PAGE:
Seven Takeaways from ISTE 2022 - Education news

Seven Takeaways from ISTE 2022

It’s hard to believe that the ISTE 2022 conference has already come and gone. For many attendees, this was the first in-person conference attendance since before March of 2020. The excitement surrounding it has been building for three years as we’ve had to shift to virtual events. The last in-person ISTE was in Philadelphia in June 2019. For the past two years, ISTE was held virtually, which enabled educators from around the world to connect and learn together, just as we have done in-person, but without the added power of connecting in the same physical space. Fortunately, with technology, many more educators were able to participate in prior years, as well as this year. 

This event took place in New Orleans from June 26th to 29th. There were 16,581 total attendees, of which 14,282 were there in person. A total of 88 countries were represented with attendees from 65 countries being in NOLA for the conference. The conference kicked off on Sunday afternoon with an opening on the main stage with ISTE CEO Richard Culotta, who was joined by Zach King, Brandon “BMIKE” Odums and Avis Williams. A key message was a reminder to “Bring back the joy.” The main stage events were always full of music, energy and inspiring discussions. Sunday’s opening finished with a wedding between two of my friends, David Lockett and Tara Linney, a first in the ISTE conference experience. 

There were so many highlights of this year’s conference, the biggest being that we were able to re-connect in person with friends and feel that ISTE vibe and the power of being connected. Excited educators everywhere saw each other for the first time in years and in many cases, met for the first time after having formed friendships through Twitter and other learning spaces virtually. Here are some of the highlights from this year’s ISTE experience.

Heading into registration after an amazing Sunday morning breakfast with friends from around the world!

1. The People

What I believe to be most important when it comes to events like this is to focus on the connections we made and the new connections we can make. After several years of not seeing some friends, it was great to reconnect in this space and have time to catch up, even if that meant a brief couple of minutes for a quick hello conversation and then moving on to the next thing. One of the most common questions was “Is it okay if I hug you?” No matter where you went at the conference, you always passed friends, met someone finally in person for the first time, and could see smiles and hear the excitement everywhere you went. For me, getting to meet Shawnee Caruthers from the Getting Smart team was definitely a highlight! 

2. Featured Voices

I was honored to be selected as one of the Featured Voices for the conference this year. The speakers included classroom teachers, professors, superintendents, tech coaches, consultants, a filmmaker, a New Orleans jazz trumpeter, and several students. The purpose was to highlight the work being done by educators, entrepreneurs and others from careers other than education. ISTE highlighted the sessions presented by the Featured Voices and also held some special meet and greet events and discussions.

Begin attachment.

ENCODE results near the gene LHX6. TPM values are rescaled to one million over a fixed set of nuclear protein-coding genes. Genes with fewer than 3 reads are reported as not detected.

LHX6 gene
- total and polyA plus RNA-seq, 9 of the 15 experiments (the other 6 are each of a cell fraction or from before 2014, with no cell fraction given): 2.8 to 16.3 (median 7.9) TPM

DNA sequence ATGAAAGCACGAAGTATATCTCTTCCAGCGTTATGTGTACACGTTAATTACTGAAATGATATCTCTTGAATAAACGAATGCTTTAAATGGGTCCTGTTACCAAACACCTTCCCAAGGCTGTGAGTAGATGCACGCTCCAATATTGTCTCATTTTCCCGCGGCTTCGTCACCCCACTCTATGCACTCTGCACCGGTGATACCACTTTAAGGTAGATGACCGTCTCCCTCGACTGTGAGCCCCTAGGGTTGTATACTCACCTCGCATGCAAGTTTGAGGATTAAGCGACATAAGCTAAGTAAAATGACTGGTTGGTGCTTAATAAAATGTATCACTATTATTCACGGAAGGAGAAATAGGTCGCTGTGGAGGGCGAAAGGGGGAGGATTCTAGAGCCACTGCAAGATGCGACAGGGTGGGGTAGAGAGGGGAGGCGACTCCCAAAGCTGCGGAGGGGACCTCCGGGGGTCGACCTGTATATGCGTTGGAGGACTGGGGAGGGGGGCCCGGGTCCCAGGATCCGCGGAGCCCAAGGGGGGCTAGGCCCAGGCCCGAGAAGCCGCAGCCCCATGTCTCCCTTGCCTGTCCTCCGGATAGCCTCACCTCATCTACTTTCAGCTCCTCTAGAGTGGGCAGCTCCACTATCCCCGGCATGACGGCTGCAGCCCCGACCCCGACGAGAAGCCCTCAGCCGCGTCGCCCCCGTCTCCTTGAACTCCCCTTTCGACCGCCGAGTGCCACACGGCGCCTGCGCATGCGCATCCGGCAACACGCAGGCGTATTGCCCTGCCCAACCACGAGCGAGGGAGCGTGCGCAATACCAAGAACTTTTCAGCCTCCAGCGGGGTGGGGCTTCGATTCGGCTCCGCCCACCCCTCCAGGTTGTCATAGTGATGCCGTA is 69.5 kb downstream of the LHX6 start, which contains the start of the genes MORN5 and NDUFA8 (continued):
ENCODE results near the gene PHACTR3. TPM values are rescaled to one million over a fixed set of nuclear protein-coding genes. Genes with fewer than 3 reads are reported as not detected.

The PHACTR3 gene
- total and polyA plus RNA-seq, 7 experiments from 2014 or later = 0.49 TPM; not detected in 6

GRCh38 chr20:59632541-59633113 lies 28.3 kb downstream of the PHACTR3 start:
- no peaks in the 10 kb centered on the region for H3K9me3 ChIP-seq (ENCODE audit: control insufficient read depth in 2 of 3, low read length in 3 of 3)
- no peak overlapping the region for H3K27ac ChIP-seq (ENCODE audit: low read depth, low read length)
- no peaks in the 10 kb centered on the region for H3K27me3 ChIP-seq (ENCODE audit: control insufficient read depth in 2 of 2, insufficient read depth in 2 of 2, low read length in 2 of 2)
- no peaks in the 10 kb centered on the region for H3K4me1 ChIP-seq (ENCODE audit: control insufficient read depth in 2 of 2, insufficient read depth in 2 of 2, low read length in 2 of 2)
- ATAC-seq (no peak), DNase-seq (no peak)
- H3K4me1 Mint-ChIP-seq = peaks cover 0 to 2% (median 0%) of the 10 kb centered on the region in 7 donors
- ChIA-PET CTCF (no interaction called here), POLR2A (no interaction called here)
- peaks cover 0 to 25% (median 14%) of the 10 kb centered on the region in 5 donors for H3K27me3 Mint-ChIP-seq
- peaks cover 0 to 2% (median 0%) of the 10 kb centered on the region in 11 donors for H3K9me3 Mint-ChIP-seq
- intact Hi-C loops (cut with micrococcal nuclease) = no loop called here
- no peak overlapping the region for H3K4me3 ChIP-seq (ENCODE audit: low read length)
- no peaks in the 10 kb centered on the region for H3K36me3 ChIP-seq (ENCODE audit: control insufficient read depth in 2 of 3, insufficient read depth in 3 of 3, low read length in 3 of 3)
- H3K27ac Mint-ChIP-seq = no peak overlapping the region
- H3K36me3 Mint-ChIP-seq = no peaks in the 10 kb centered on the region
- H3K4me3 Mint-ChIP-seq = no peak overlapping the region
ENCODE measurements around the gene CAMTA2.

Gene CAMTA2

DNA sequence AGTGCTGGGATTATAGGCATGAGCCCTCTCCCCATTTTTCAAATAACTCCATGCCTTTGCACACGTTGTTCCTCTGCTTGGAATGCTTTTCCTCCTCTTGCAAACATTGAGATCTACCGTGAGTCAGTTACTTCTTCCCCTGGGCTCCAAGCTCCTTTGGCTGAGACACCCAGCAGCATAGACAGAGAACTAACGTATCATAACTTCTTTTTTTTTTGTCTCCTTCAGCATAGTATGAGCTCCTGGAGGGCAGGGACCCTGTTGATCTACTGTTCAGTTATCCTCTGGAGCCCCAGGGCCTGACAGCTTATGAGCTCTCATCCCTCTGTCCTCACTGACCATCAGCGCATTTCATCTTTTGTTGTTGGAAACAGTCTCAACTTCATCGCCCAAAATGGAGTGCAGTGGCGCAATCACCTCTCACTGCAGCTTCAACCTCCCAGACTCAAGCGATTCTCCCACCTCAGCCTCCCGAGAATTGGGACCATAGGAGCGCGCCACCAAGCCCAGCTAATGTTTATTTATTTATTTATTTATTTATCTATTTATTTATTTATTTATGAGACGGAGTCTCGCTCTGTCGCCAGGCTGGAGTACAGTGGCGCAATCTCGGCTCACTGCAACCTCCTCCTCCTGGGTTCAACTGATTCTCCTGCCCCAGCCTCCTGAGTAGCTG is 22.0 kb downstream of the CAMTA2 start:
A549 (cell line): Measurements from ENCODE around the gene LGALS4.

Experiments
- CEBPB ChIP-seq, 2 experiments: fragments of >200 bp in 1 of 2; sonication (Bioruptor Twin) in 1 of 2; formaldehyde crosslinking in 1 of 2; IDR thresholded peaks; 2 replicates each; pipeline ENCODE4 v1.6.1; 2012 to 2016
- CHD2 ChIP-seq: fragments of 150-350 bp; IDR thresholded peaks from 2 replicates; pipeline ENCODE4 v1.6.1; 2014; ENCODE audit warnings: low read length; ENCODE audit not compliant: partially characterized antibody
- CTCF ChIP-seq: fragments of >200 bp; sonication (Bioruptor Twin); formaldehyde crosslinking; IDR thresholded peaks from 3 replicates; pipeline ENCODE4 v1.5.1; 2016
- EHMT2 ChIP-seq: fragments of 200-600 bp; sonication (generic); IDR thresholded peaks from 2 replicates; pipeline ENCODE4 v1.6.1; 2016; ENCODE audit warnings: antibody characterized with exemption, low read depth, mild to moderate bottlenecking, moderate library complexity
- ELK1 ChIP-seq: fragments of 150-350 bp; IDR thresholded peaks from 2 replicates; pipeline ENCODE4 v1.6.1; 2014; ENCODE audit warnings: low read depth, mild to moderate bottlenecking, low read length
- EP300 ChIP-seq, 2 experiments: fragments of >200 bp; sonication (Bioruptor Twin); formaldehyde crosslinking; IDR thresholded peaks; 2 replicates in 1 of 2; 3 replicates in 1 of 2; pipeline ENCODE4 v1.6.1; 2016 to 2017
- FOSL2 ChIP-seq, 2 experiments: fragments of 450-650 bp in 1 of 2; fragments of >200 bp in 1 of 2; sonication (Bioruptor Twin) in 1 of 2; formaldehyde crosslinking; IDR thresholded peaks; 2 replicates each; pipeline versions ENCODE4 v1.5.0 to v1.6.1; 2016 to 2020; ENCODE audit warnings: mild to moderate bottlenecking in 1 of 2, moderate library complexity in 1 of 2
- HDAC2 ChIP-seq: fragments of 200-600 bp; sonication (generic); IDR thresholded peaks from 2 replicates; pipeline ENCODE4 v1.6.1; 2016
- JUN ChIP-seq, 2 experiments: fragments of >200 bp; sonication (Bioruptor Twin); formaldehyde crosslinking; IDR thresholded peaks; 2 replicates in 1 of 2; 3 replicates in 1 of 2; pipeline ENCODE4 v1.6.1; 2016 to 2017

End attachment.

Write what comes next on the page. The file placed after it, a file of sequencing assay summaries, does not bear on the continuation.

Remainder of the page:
A session with Zach King. Dr. Desiree Alexander (left) and Tim Needles (right) joined in. Photo courtesy of Steve Dembo.

3. The Learning

For anyone who attended the conference for the first time, or who had not attended conferences for quite some time, it could amount to an overwhelming experience. There were choices to be made and lots of opportunities to engage in professional learning. The conference program not only provided so many choices for in-person attendees, but virtual attendees were able to take advantage of many of the sessions due to the recording or joining in while the session was being presented live.

Recommendations and sample schedules

Some of the best parts are that ISTE provides a variety of formats and of course this year, had many sessions available in their virtual platform. There were 37 topics offered in a variety of formats including Mainstage sessions, EdTalks, interactive sessions, creation labs, posters and playground sessions, panel discussions, and research paper reviews. Topics such as Equity, Esports, Emerging Technologies, SEL, STEM and Virtual Reality were quite popular. ISTE created 15 sample schedules to make it easier for attendees to find sessions that met their interests.  

ISTE 2022 provided many opportunities for edleaders to create new pathways for learners. For example, there were sessions on new learning models such as project-based learning and makerspaces. Many learning opportunities were in alignment with the pillar of Support and Guidance through sessions focused on SEL and equity. With topics such as Esports, Emerging Technologies, STEM and Virtual Reality, the pillars of Unbundled Learning (learning can happen anywhere) and Accelerated Pathways (preparing for the future of work and learning) were highlighted.  

image courtesy of Jami Shields, @missjshields1

Another powerful learning opportunity came from the ISTE Daily Livestream provided through a partnership with Adobe, ISTE and NewEdTechClassroom with Holly Clark and Sam Kary leading the discussions. Three days of interviews with many different educators and topics. I enjoyed being a guest and talking about virtual reality and of course, catching all of the episodes to learn from the other guests. You can catch all of the recordings on the NewEdTechClasroom YouTube Channel.

Holly Clark, Sam Kary and guest Ken Shelton during the ISTE Livestream.
I enjoyed talking about VR and the future of emerging technologies in education with Sam. 
Capturing the ideas and inspiration from the conference.

4. The Events